It’s been more than a year since Westbrook’s Zoning Board of Appeals told Bob Ledoux the chickens he kept at his Chestnut Street home had to go.

Though the city put a hold on enforcing the board’s recommendation, allowing Ledoux to keep his chickens for the time being, the City Council will address the issue again Monday.

After being vetted in meetings, workshops and public hearings by the Zoning Board, the Planning Board and the City Council, the matter comes before the council Committee of the Whole at a meeting at 7 p.m. in room 114 at the high school. And for the second time, the Planning Board is making a recommendation to the council – the same one it made in May and the same one that was rejected.

Councilor Drew Gattine said he sees the situation as a disagreement between neighbors that “snowballed into an issue.”

“It’s a long, dragged-out deal that’s costing the taxpayers money,” Ledoux said.

Two complaints against Ledoux and Mark Leclair, who keeps bees at his home down the street from Ledoux, forced the city to face the question of what animals are appropriate in densely populated residential districts.

Before the two complaints, ordinances didn’t include language saying what kinds of animals could be kept in residential zones, although rural residential zones allow for farming activities. According to City Administrator Jerre Bryant, there were no problems until the city received the complaints.

The Planning Board’s recommendation for an ordinance change is designed to allow chickens and bees in residential areas provided the homeowner meets certain lot-size requirements, standards of practice and goes to the Planning Board for a special exception permit.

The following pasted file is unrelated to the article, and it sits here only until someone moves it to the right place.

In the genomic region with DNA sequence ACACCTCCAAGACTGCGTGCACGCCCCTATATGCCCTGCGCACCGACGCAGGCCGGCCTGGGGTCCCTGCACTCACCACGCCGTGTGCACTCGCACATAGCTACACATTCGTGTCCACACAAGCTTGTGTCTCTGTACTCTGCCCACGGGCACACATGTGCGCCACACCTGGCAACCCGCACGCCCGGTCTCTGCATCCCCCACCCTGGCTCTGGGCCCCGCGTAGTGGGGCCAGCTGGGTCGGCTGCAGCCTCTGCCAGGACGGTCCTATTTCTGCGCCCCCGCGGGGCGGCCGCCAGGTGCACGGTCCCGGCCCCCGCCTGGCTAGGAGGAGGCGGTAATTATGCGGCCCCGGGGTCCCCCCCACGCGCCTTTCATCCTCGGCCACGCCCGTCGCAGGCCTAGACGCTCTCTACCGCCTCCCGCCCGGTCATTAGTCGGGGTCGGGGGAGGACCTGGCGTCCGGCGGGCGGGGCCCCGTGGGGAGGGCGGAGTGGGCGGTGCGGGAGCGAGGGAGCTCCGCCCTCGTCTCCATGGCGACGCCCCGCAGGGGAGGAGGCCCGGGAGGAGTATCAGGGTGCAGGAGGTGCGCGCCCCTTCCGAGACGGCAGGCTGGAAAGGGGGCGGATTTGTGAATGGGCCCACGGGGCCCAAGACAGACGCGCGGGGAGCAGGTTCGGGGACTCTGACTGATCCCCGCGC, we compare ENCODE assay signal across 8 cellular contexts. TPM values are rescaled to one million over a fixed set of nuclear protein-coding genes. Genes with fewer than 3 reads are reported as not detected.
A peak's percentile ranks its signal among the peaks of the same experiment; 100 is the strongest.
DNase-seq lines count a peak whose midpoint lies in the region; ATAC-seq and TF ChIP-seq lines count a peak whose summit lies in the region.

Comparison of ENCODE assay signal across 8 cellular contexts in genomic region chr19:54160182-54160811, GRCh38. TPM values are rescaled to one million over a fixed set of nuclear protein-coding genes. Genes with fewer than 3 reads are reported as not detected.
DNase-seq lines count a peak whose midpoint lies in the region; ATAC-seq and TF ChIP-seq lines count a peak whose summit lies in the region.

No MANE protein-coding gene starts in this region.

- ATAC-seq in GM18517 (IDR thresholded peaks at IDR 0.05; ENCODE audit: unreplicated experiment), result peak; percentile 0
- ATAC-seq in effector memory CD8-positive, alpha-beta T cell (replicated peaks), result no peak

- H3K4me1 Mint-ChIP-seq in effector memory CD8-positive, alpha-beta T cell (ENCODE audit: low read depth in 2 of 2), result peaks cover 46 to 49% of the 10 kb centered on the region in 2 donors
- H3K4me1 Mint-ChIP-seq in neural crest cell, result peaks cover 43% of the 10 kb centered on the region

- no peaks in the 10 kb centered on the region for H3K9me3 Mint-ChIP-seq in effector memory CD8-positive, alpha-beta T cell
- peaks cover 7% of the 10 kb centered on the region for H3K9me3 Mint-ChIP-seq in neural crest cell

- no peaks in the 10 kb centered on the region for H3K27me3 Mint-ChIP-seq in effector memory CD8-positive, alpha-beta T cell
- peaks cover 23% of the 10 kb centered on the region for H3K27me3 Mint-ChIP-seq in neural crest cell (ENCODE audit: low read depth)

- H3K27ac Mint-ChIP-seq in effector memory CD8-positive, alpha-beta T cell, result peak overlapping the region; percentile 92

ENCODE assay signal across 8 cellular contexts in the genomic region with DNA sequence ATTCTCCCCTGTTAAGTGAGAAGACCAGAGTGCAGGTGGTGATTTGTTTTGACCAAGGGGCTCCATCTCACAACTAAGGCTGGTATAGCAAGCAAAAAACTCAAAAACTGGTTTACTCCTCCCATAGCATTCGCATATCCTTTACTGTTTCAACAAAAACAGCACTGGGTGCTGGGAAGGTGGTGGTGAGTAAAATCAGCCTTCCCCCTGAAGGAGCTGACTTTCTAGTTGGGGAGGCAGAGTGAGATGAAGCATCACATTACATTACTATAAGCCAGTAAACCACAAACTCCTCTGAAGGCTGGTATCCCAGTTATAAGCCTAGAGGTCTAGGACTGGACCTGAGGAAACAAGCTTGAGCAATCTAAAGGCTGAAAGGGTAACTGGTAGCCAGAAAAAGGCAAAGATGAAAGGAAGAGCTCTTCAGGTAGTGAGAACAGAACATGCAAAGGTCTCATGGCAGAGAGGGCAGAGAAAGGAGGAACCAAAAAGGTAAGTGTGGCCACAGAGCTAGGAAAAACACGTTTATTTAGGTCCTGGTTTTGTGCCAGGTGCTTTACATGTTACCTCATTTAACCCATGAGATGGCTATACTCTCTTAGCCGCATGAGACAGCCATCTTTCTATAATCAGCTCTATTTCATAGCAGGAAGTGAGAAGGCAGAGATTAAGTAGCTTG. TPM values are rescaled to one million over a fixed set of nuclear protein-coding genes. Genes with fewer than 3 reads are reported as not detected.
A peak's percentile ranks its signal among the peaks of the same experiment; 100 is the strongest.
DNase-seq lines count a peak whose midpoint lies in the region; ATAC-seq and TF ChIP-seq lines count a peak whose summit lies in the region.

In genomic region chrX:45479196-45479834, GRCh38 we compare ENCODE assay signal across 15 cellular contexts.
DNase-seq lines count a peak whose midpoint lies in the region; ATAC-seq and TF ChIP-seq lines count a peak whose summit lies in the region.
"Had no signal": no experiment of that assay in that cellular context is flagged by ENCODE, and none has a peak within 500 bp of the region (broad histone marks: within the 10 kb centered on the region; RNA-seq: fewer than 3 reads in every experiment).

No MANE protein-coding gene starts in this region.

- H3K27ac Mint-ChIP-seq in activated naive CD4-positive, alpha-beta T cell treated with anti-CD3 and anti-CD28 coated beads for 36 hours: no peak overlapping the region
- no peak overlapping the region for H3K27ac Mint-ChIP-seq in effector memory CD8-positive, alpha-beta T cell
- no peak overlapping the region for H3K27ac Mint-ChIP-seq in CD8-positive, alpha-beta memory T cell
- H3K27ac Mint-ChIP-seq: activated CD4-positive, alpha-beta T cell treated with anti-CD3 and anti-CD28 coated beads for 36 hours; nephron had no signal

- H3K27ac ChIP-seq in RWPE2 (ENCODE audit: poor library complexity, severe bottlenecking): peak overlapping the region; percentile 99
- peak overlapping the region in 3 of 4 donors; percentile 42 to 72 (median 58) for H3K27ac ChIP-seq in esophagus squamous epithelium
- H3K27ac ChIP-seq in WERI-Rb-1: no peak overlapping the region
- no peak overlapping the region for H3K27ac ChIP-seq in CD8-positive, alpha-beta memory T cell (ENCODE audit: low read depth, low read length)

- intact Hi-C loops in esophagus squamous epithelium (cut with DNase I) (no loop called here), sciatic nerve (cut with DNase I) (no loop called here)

According to Gattine, after receiving this same recommendation in May, the council sent it back to the Planning Board, because it was “too restrictive.” And Gattine hasn’t changed his mind.

He said Tuesday he’d “have a hard time” supporting the same ordinance that has already come to the council. Gattine said he thinks hobby farms should be allowed in all areas of the city with the same provisions regarding noise, odor and lot sizes.

“I think allowing that activity is an asset to the city and shouldn’t be too restrictive,” said Gattine.

He thinks permitting only chickens and bees in certain zones and only as a special exception, which would require the resident to go to the Planning Board, “seems a little over the top.”

Ledoux agrees. In fact, he doesn’t even think there should be a minimum lot size.

“It’s common sense,” he said. “If you can properly care for 20 chickens, you should have 20 chickens.”

Ledoux believes that if there is a complaint from the neighborhood, it’s the job of the code enforcement officer to assess the situation and decide if there is a problem.

Though Ledoux has gotten rid of his last group of chickens because they slowed down in producing eggs, he plans on getting another batch of day-old chicks this spring. Because he has a 10,000-square-foot lot – the smallest parcel on which hobby farms would be allowed – he can have no more than six chickens, which means fewer friends and family will be getting the free fresh eggs they’ve come to expect.

Though Ledoux, who has kept eight to 10 chickens at his home for more than a decade, disagrees with the ordinance, he said he will abide by whatever restrictions are set.

“I’m not out to break the law,” said Ledoux.

Leclair, who said he helped the city write up the rules on keeping bees, isn’t too concerned about having to get rid of his four hives, which produce honey for him and his family and help pollinate the whole neighborhood.

“I’m confident that I’ll at least be able to keep what I have,” said Leclair, who thinks the issue was blown out of proportion.

“It’s not a big deal any longer,” he said.

Farm-animal rules getting another look

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